Will England win World Cup 2014? Yes, as long as it's cold and we wear red

Stephen Hawking reveals his World Cup winning formula and how to take the perfect penalty ahead of England's push for success in Brazil

Brett Leppard
Wednesday 28 May 2014 15:05
Professor Stephen Hawking shares World Cup data and explains England's best chances of winning
Professor Stephen Hawking shares World Cup data and explains England's best chances of winning

It doesn't take a genius to work out that when it comes to the World Cup, England are often left sitting in the corner with a cone on their heads wondering where it all went wrong. What does take a genius, however, is working out how England can succeed this summer.

Fortunately England have a genius in Professor Stephen Hawking, who has taken some time out from solving the mysteries of the universe to pinpoint how England can optimise their chances of coming home as winners from Brazil.

"It is hugely complicated", Professor Hawking said. "In fact, compared to football I think quantum physics is relatively straightforward."

Teaming up with bookmakers Paddy Power, Professor Hawking has examined England's World Cup performances since 1966 - looking for the key factors and variables which separate the winners from the losers.

And the result? A World Cup winning formula that might be a tad tough to decipher for those not versed in theoretical physics.

Stephen Hawking's World Cup winning formula

While Professor Hawking's formula might look well outside the world of football, it reveals a number of key variables that could make the difference on the pitch, from how to take the perfect penalty to why playing 4-4-2 is a losing strategy.

The ideal conditions

It seems the conditions in Brazil might not quite be in our favour. With late kick-offs, a hot climate and being so far away from home, England's squad will probably struggle.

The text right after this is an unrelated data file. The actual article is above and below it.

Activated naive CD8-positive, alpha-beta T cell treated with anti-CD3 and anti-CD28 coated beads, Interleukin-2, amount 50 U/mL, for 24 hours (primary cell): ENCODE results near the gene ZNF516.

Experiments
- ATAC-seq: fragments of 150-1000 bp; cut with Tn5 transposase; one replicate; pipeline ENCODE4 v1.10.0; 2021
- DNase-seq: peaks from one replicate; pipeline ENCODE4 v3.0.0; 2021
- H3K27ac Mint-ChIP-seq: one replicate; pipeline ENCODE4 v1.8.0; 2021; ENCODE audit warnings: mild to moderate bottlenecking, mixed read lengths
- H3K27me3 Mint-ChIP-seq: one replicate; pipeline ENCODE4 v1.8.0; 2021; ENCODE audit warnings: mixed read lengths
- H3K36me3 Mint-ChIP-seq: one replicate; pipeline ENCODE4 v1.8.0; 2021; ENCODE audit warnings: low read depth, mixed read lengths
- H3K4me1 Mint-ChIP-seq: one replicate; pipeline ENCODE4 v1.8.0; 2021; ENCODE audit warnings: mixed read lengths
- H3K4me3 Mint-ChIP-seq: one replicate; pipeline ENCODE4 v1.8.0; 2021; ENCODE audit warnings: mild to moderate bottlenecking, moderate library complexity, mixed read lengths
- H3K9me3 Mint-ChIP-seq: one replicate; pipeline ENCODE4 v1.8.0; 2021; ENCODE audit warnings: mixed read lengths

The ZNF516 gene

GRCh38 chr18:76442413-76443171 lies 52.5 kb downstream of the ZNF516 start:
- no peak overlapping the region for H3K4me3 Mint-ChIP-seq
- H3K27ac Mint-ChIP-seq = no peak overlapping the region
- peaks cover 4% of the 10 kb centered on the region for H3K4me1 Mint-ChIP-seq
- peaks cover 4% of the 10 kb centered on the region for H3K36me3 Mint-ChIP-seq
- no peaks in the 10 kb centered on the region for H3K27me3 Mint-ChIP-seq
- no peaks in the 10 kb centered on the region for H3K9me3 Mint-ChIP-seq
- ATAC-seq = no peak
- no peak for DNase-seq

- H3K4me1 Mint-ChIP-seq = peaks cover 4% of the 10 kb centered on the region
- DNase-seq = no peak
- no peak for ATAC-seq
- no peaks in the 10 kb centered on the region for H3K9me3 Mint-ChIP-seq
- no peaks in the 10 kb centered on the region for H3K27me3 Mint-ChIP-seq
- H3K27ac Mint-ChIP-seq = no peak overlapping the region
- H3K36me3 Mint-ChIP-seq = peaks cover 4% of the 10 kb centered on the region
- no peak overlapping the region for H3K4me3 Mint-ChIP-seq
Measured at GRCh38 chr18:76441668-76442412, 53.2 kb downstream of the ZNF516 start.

Mild climates are best: A 5⁰C rise in temperature is expected to reduce England's chances of winning by 59%.

Altitude: England are twice as likely to win when playing below 500m above sea level.

Stay close to home: England are 22% more likely to win when travelling short distances. Cultural differences and jet lag take their toll.

Kick-off: England are creatures of habit and their chances of winning could improve by a third when starting at 15.00 local time.

Formation: A confident 4-3-3 has a success rate of 58% compared to 48% when playing 4-4-2.

Wear red: England's success rate has been 20% higher in coloured shirts. Red makes teams feel more confident and can lead them to being seen as more aggressive and dominant.

Keep the referees European: Referees give England the best chance of success. England have a win percentage of 63% with a European referee, compared to 38% when the referee is from elsewhere.

How to take the perfect penalty

Be a striker: Forwards have the best scoring record for penalty shootouts at 81%, but their teammates aren't too far behind with midfielders scoring 67% and defenders scoring 65%.

Be blond or bald: Fair-haired and balding players have a success rate of 84% and 71% compared to darker haired player who have 69% success.

Run up: There is only a 58% probability of scoring if your run-up is three steps or under.

Side footed: Place the ball with the side foot and you are 10% more likely to score than if you whack it with your laces

Aim for the top corner: 84% of penalties in the top corner go in. The highest percentage of any area.

Goalkeepers: They are 18% more likely to save the ball if they move from side to side.

Register for free to continue reading

Registration is a free and easy way to support our truly independent journalism

By registering, you will also enjoy limited access to Premium articles, exclusive newsletters, commenting, and virtual events with our leading journalists

Already have an account? sign in

By clicking ‘Register’ you confirm that your data has been entered correctly and you have read and agree to our Terms of use, Cookie policy and Privacy notice.

This site is protected by reCAPTCHA and the Google Privacy policy and Terms of service apply.

Join our new commenting forum

Join thought-provoking conversations, follow other Independent readers and see their replies


Thank you for registering

Please refresh the page or navigate to another page on the site to be automatically logged inPlease refresh your browser to be logged in